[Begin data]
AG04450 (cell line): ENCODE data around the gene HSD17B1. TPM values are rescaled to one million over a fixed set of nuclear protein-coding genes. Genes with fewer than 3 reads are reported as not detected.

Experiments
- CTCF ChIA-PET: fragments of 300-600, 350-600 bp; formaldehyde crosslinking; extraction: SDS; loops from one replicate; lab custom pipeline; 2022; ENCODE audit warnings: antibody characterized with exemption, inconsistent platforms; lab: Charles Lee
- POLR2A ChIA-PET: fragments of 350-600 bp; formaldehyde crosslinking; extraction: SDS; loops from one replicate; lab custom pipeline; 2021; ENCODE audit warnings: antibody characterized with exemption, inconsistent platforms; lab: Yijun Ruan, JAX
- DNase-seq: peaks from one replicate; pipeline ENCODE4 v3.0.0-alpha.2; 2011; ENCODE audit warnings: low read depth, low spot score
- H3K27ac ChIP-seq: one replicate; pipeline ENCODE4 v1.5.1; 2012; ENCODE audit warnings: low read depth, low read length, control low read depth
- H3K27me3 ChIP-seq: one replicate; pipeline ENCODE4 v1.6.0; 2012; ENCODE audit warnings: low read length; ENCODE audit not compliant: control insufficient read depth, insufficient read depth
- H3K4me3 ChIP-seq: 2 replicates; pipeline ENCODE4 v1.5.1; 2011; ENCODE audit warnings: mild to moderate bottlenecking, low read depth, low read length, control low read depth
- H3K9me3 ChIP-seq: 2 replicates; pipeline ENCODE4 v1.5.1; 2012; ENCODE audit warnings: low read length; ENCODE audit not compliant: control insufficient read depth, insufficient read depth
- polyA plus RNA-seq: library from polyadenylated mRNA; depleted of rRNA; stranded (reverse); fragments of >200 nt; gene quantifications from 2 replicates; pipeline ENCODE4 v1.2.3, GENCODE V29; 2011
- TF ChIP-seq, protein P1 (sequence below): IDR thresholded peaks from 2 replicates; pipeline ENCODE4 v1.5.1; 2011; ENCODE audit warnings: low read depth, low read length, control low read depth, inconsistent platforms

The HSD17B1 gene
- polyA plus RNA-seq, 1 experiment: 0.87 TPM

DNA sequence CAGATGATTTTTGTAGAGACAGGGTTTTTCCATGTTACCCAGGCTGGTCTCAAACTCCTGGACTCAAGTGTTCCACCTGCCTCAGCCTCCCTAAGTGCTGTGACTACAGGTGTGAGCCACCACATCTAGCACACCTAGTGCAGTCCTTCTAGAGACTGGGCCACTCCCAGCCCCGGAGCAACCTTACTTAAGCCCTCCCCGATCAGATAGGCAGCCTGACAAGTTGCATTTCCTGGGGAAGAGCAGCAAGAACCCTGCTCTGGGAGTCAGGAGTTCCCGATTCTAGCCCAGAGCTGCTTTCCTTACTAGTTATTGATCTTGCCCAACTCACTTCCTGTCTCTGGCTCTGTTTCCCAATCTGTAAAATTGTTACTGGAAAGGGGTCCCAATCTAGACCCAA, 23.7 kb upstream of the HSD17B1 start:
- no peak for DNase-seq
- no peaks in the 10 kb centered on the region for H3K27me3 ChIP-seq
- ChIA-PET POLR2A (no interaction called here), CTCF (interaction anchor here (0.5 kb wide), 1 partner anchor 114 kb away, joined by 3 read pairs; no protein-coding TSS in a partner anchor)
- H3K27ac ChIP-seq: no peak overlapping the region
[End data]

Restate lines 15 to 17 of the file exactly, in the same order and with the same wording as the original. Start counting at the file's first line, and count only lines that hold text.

- no peak for DNase-seq
- no peaks in the 10 kb centered on the region for H3K27me3 ChIP-seq
- ChIA-PET POLR2A (no interaction called here), CTCF (interaction anchor here (0.5 kb wide), 1 partner anchor 114 kb away, joined by 3 read pairs; no protein-coding TSS in a partner anchor)